Since turning into more of a campaigning organisation, FragDenStaat are involved in more than 45 lawsuits. That might seem daunting to some small organisations, but Arne thinks differently:
“Over time we have learnt that one of the biggest tools we have to change the practice of FOI is strategic litigation. We have won most of our cases and are always keen to tackle legal questions that have not been addressed in German courts before. We have the feeling that the FragDenStaat community likes our approach and there are enough people who are willing to donate for our legal costs”.
FragDenStaat consistently bring an inventive angle to their campaigns, which sometimes borders on cheekiness. Asked about this, Arne replies: “To most people, files and documents appear to be the most boring thing on earth (which of course they aren’t!), so we feel that we need a bit of fun to attract people to the topic. And actually it’s way more fun for us that way.
“I do believe that our actions have forced authorities to take us seriously. There are of course people who are not fans of our work, but there are quite a few FragDenStaat supporters among authorities – even if they don’t show that publicly”.
Another campaign focuses on migration politics across Europe, and specifically Frontex, the border force. FragDenStaat have been working in collaboration with Luisa Izuzquiza at AccessInfo to file requests and build up a picture of human rights violations towards migrants: “You can file FOI requests for Frontex documents anywhere in Europe, so we’re asking in different countries for ‘serious incident’ reports: these will tell you of human rights violations”.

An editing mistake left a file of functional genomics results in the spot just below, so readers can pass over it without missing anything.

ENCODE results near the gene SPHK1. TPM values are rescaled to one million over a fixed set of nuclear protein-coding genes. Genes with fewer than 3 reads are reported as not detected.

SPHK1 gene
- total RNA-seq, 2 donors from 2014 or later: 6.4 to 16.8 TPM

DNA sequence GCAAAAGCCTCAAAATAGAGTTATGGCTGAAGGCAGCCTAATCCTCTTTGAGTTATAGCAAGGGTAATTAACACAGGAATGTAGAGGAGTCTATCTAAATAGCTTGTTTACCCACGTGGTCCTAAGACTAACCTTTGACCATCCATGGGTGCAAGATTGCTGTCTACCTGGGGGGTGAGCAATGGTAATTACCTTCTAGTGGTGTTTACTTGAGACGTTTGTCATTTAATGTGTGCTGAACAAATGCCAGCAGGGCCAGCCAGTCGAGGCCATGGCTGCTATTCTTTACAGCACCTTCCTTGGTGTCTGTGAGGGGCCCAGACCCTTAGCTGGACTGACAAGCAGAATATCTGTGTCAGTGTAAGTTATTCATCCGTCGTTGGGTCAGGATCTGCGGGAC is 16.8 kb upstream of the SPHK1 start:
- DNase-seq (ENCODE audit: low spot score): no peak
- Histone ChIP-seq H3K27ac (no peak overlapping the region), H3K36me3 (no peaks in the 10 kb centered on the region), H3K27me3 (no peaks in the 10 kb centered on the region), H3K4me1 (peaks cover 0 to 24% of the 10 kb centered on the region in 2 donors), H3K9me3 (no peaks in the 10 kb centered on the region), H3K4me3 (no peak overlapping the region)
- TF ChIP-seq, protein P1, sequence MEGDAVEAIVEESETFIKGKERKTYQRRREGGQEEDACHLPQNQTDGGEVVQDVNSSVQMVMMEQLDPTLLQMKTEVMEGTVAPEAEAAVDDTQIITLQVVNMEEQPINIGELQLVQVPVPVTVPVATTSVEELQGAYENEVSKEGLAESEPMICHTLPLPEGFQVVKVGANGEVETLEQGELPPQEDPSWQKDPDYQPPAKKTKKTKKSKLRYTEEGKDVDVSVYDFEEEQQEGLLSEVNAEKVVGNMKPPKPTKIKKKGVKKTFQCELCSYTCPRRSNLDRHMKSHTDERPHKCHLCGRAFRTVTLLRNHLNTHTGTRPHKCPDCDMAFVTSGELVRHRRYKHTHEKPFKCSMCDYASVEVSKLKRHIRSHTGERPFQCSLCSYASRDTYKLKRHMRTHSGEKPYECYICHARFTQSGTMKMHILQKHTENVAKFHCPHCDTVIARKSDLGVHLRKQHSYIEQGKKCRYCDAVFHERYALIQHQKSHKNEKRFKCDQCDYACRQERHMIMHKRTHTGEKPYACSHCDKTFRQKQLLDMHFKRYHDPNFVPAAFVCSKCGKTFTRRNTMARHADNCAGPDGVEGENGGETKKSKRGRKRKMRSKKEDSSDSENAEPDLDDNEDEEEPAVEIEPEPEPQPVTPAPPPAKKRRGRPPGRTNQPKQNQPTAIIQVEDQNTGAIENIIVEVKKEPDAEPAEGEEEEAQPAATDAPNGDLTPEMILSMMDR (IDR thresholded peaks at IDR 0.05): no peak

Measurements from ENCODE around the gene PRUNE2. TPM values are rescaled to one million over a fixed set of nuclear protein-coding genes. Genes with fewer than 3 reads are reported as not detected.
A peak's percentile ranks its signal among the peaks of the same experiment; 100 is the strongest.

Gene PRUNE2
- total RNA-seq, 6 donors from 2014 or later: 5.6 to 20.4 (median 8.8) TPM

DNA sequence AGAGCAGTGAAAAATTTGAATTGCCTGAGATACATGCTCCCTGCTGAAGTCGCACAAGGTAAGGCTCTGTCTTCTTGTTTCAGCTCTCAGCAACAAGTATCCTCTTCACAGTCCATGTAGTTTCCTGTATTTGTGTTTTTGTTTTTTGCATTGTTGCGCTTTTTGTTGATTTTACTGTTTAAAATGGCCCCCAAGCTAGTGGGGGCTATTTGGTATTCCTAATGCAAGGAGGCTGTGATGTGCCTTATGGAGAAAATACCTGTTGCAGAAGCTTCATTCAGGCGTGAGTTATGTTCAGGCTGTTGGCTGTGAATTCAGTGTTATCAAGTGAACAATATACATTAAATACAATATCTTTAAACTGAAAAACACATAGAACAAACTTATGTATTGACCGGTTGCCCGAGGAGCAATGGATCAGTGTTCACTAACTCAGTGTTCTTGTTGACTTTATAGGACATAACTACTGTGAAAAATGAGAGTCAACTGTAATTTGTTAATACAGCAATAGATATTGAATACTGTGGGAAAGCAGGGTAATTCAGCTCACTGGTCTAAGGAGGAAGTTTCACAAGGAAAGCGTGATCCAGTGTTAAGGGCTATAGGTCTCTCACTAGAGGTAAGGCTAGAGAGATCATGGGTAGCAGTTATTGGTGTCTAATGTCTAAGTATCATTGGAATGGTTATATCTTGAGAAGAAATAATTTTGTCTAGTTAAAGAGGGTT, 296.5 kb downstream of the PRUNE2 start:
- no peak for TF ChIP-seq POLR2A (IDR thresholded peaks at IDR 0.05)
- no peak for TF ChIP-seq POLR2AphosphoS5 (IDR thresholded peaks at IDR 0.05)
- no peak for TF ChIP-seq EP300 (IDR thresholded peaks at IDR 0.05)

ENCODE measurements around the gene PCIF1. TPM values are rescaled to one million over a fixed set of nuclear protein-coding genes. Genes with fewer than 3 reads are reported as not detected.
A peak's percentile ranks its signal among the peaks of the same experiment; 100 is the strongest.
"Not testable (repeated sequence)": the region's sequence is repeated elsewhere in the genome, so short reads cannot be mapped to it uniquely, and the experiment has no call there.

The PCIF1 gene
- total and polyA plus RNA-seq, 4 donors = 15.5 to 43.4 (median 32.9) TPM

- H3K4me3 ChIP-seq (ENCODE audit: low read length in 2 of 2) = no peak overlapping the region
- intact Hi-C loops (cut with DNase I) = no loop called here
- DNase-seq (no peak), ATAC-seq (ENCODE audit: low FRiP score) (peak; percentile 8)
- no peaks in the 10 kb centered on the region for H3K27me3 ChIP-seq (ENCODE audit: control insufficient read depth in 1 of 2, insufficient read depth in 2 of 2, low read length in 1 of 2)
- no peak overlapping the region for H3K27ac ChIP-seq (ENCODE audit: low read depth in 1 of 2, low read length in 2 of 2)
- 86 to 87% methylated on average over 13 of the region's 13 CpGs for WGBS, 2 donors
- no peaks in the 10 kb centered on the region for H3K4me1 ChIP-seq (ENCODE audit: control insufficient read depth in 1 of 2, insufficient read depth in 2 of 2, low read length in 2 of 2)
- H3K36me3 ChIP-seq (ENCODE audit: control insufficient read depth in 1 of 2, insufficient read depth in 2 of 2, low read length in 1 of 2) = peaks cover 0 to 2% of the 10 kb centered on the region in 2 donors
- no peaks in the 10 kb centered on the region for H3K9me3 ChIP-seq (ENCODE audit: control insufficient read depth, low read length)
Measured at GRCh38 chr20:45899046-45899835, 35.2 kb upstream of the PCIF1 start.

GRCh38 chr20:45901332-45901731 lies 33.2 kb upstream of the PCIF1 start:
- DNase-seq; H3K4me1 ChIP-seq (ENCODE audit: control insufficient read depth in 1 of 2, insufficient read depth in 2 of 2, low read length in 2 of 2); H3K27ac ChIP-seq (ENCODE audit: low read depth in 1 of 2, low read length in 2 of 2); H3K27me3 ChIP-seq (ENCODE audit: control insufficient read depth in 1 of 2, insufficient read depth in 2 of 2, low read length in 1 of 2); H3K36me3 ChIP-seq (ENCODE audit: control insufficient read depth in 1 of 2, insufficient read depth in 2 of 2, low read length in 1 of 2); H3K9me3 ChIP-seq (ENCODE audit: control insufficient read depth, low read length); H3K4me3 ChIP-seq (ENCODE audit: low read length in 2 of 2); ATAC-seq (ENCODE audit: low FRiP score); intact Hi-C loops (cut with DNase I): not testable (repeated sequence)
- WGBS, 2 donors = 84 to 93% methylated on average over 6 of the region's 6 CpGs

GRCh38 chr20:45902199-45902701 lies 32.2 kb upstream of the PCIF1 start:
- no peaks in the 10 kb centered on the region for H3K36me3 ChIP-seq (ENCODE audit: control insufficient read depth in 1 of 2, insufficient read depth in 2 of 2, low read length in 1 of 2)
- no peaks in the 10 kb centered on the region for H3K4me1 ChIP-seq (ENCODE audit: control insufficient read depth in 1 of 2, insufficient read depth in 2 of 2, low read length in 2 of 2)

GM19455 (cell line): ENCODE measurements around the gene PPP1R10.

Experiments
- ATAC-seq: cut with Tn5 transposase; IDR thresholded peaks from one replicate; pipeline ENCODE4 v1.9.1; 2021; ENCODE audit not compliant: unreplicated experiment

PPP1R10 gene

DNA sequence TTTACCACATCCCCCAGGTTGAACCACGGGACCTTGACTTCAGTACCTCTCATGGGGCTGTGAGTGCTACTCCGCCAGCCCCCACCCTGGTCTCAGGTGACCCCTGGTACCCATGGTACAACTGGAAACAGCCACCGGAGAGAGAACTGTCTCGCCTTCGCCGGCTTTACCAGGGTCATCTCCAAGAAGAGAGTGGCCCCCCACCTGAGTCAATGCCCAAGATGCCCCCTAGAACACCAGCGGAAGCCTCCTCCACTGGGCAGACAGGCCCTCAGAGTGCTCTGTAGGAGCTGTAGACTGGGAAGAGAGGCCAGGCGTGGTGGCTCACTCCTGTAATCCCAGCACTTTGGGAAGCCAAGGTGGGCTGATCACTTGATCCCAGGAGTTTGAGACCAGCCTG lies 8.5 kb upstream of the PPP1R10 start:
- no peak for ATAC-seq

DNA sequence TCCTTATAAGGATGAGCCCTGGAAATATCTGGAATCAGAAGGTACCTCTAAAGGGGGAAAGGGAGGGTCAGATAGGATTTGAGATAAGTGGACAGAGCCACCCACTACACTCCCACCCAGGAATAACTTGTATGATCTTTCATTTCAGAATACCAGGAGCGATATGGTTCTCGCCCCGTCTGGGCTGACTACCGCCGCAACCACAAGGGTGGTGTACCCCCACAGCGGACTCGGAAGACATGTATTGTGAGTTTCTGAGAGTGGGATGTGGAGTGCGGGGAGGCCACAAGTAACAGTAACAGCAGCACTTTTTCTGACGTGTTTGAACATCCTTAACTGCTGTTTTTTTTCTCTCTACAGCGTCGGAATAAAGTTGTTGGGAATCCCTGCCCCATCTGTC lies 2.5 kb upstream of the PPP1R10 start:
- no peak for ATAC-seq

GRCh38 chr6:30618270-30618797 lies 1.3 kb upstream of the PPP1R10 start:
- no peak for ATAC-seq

This campaign, too, has involved FragDenStaat filing a lawsuit, this time in the European Court of Justice in Luxembourg. The hope is that it will clarify the degree to which Frontex is open to public scrutiny. Again, the costs of litigation are borne by supporters who are encouraged to chip in with a small donation of a few Euros, ideally on an ongoing monthly basis.
Arne says, “EU migration politics is a topic that I have worked on for a long time now. I think that it’s heavily underreported, especially since Frontex has gained a lot of power and budget increase over the last few years. By talking to activists in the field, we learned what kind of documents might be produced by the agency on a regular basis and we began systematically requesting them”.
Shockingly, the reports released show that Frontex are well aware of such abuse but close their eyes to it.
“A report about Libyan refugee camp said it had ‘concentration camp-like conditions’ – and you can be sure that if a German person says that, it is serious. It proves they are aware of the conditions, even though they are doing nothing about them”.
There have been results to this campaign: the European Commission has now issued a statement saying that they would investigate the claims.
Arne Semsrott spoke at AlaveteliCon, mySociety’s conference on FOI and technology, in September 2019.
Arne is one of the folk behind FragDenStaat, which is the German equivalent of our own WhatDoTheyKnow. Unlike many of the FOI sites around the world, FragDenStaat is not run on the Alaveteli platform, but on bespoke software that was inspired by WhatDoTheyKnow in the days before our codebase was made easier to install.
Incidentally, if you are running a campaign, you can also use pre-written requests in tandem with Alaveteli sites, including WhatDoTheyKnow. Instructions are here.
Image: Jen Bramley